flashfiction012017I STOOD OUTSIDE his door, the one I’d passed through so many times without thought, knowing my friend would be inside, playing guitar or listening to vinyl or reading poetry—cuz he was like that. This time I’d be going in there and all his stuff would be there, the things I’d taken for granted like the pictures on the walls of us doing stupid shit at college together, of us at his first solo gig, me in my scrubs, looking like I’d been put through the ringer after my first eighteen hour shift in the ER. F*cker took it right as I left. He’d been waiting by my car, wide-eyed and with a double espresso.

I unlocked it. Opening it, the familiar smell of candles and him filled my senses. I ached. He belonged on that empty sofa. He belonged in this room. I stumbled through the door, feeling like a stranger in a place I’d called my second home for years. The simple one bedroom apartment with a gold record sitting as a prized possession on the mantel. I never knew someone could get a gold record and not be famous, like really famous. But he did it. He’d joke and say he was huge in Japan and I’d say, “Of course you are. You’re six foot three.”

I wandered down the short hallway and into the bedroom where only a week ago we professed our love. He’d been braver than me that night. His show went well, a small gig at a wine pub, and sure, I’d had a few glasses just for a light buzz. We’d laughed about the old wino in the corner, the drunk guy who thought everything was funny and sang along while my friend played. The guy requested The Way You Look Tonight and couldn’t sing and gave zero f*cks. Priceless. So as we sat on the couch later that night and had a laugh, we started singing, “Someday when I’m awfully low, when the world is cold…” completely off key. We laughed harder, barely getting through the line and our eyes met. I found him looking at me with a blend of vulnerability, uncertainty and want—a look that had my heart leaping out of my chest and my head all swimmy. I never knew. Years and years and I never knew he felt that way. And now…so much had changed.

I entered the bedroom with purpose not wanting to look at the bed but not able to help myself. The sheets were a mess. I took his pillow in my arms and inhaled deeply wishing he was here, laughing, tickling, kissing, hugging, and making love to me all over again. I clung to the pillow as I rifled through his closet and found a rucksack, tossed some track pants and a few shirts in it. . .

I’ll be thinking of you and the way you look tonight…

Numb, I returned to the front door only to realize I’d carried his pillow with me. I couldn’t leave it. I clutched it tighter to my chest and exited, locking the front door and leaving the memories trapped behind it of the way he looked that night.

Blog Tour Update and Yamas

Head on over to A.M. Leibowitz’s blog for the last stop on the Seven Mintues Blog Tour for a review and an exclusive interview. This gal gave a good grilling so you’ll learn some juicy things about the characters and my writing process.

Wow and THANK YOU readers for such a wonderful reception of Seven Minutes! And a special thanks all the wonderful reviewers and bloggers who have been a part of the Seven Minute Blog Tour. Reading what others have thought—good or bad—about the novella has been such a journey and learning experience.

A Blog with a spiritual message…

I’ve been practicing yoga for several years and have revisited the Yoga Sutras, more specifically, the yamas, which are defined by Desikatchar as “discipline[s] concerning our dealings with society and the world,” or as one of my teacher’s put it, “how not to be homicial.” This month I’ve been working with the second and third yamas: Satya and Asteya.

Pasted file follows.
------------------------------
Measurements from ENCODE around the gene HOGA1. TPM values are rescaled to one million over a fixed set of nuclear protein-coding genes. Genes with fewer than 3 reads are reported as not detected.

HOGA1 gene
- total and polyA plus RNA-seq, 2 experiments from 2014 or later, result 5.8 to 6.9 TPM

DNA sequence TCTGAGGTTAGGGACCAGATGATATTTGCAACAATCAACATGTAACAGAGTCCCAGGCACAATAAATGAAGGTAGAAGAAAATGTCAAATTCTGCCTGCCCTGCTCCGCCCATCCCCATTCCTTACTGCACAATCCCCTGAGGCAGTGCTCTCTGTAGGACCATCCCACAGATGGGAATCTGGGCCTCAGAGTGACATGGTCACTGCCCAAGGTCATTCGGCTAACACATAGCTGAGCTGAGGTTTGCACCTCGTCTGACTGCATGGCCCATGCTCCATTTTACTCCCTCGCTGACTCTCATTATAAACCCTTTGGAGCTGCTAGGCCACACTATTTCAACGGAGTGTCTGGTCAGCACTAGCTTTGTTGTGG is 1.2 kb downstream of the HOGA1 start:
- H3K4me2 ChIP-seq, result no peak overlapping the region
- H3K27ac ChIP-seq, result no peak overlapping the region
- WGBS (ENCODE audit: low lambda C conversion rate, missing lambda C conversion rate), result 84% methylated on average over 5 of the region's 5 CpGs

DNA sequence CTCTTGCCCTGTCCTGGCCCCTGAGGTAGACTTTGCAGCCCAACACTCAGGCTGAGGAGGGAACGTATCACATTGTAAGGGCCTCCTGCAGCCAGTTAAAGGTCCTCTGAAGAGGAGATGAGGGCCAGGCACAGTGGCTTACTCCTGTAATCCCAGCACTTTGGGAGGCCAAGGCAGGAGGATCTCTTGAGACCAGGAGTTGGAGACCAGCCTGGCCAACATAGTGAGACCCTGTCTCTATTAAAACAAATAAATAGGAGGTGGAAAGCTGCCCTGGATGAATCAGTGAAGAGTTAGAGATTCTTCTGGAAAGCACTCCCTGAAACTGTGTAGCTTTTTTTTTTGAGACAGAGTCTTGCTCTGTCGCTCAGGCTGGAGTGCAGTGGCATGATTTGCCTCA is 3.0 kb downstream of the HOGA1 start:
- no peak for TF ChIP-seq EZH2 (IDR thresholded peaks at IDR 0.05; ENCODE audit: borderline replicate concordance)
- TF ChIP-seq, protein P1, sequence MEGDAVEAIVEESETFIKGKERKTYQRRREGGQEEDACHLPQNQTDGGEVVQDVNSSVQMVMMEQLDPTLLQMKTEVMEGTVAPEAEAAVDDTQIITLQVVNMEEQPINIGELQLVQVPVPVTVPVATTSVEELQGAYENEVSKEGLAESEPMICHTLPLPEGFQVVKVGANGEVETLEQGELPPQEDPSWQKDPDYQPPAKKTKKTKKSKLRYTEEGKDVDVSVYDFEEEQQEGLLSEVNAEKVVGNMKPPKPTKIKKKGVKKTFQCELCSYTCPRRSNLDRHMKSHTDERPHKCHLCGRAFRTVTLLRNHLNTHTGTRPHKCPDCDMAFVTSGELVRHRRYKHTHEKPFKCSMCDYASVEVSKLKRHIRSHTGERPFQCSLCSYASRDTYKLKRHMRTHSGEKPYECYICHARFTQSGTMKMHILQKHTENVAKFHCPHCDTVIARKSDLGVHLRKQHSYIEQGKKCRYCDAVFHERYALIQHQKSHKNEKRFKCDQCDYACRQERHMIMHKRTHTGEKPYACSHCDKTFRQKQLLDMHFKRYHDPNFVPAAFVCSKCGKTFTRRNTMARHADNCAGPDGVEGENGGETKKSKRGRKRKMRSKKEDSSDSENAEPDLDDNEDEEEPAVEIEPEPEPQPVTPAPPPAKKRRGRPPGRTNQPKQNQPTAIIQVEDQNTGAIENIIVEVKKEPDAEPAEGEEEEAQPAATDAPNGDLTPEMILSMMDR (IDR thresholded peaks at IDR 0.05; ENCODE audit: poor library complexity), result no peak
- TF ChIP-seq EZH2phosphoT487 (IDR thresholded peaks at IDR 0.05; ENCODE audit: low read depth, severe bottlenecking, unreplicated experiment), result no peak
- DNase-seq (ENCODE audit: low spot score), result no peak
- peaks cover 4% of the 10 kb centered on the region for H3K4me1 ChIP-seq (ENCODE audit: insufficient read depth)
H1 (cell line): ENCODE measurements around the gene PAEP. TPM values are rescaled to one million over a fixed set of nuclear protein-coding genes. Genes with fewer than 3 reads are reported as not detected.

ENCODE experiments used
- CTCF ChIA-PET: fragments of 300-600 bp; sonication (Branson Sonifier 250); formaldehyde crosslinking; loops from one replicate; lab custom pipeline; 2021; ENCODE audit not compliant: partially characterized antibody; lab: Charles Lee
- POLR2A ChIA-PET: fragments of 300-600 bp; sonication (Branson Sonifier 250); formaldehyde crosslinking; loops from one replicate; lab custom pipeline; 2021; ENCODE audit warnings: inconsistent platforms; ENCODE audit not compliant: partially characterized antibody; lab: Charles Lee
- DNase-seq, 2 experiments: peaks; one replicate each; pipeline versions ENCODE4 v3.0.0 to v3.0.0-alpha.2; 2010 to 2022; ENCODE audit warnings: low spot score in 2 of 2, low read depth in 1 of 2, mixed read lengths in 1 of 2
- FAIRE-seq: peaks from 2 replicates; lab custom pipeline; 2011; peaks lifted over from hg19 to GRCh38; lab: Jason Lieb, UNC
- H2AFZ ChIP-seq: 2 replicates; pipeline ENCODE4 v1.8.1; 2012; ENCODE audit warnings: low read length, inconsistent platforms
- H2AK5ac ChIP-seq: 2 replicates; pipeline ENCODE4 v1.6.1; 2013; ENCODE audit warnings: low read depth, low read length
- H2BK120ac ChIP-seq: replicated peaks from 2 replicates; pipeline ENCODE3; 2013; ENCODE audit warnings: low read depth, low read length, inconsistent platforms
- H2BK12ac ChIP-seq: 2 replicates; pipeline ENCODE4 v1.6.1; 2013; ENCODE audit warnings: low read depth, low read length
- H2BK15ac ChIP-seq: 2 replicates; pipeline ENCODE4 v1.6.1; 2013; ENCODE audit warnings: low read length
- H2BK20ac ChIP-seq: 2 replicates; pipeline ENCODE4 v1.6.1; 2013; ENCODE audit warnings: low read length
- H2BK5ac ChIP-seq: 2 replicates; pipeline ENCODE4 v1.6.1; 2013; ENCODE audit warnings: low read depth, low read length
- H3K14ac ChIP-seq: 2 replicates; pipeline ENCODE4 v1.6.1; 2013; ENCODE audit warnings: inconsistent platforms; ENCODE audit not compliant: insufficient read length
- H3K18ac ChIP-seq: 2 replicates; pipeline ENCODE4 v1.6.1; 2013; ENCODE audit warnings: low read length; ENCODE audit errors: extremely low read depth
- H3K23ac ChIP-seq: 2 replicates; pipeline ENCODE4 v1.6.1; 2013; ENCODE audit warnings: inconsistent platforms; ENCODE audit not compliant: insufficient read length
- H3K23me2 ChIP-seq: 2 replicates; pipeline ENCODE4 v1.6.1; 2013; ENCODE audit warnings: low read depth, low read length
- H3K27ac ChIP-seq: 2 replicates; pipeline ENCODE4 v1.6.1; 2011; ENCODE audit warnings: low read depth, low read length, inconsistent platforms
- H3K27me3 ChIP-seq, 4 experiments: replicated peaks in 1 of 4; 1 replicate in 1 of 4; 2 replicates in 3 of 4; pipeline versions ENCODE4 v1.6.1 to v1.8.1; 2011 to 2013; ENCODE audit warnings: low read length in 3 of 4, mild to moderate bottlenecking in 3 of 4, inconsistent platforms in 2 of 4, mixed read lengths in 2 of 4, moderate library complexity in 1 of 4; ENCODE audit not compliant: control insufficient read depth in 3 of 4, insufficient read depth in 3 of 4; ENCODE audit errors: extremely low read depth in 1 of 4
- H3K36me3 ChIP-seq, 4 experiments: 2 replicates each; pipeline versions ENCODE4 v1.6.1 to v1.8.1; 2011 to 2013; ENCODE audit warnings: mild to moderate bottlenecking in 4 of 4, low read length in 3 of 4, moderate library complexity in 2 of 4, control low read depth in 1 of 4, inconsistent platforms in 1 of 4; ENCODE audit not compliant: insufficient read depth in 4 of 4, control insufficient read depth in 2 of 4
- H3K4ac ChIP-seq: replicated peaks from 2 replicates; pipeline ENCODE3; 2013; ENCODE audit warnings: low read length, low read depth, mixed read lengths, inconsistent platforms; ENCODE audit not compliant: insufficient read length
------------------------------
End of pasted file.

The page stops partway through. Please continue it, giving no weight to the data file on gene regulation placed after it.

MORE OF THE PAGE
Satya is truth. The election brought out the worst in many people, and words, despite what our president-elect believes, do have power. What we say impacts those around us, just as what they say impacts us. Think about the last time someone complimented you. The last time someone said something hurtful to you. When we bring awareness to our words, this is satya.

The internal work of satya is the dialogue we hold with ourselves. When we judge ourselves or act in a manner that is not true to our self, we are creating harm—ahimsa, the first yama—and not living our truth. The quote below is one of my favorites:

Whenever you’re not being true to yourself, not saying what you need, making excuses, rationalizing your behavior, telling half-truth, or flat-out lying, especially to yourself, you’re giving your power away. Sacred Success, Barbara Stanny

We diminish our power and the beautiful beings that we are when we don’t live and speak our truth. That doesn’t mean we want to tell our friend that the gift she bought us is absolutely terrible, and we’re returning it—that’s ahimsa, causing harm, the first yama. Balancing truth and harm is tricky, especially during this time of year when stress is high.

Asteya, non-stealing, seems obvious in meaning. Pealing away the layers of asteya, it is more complex than I’d initially thought. We’ve been taught or blessed with the moral compass not to steal because we shouldn’t take something that belongs to another person. What if it’s something intangible, like time? Have you ever had someone make you late for something or been late for an appointment? Time was stolen then, and time is more valuable than any material thing because it cannot be replaced.

Asteya is also, according to Pantanjali’s Yoga Sutras, not coveting what belongs to others. This is a very heavy issue around the holidays. When so many people are in need and others get cars for gifts, it’s difficult to find balance, to not want more, to not be envious. The problem is, when we do this we are ignoring the blessings we do have, no matter how few we think there are, and passing judgment upon that person (or ourselves), which may or may not be the truth, satya.

We all have to share this planet and the best way to make it better it is to start with ourselves, watching our thoughts, words, and actions.

I wish everyone a very Happy Holiday and a wonderful New Year!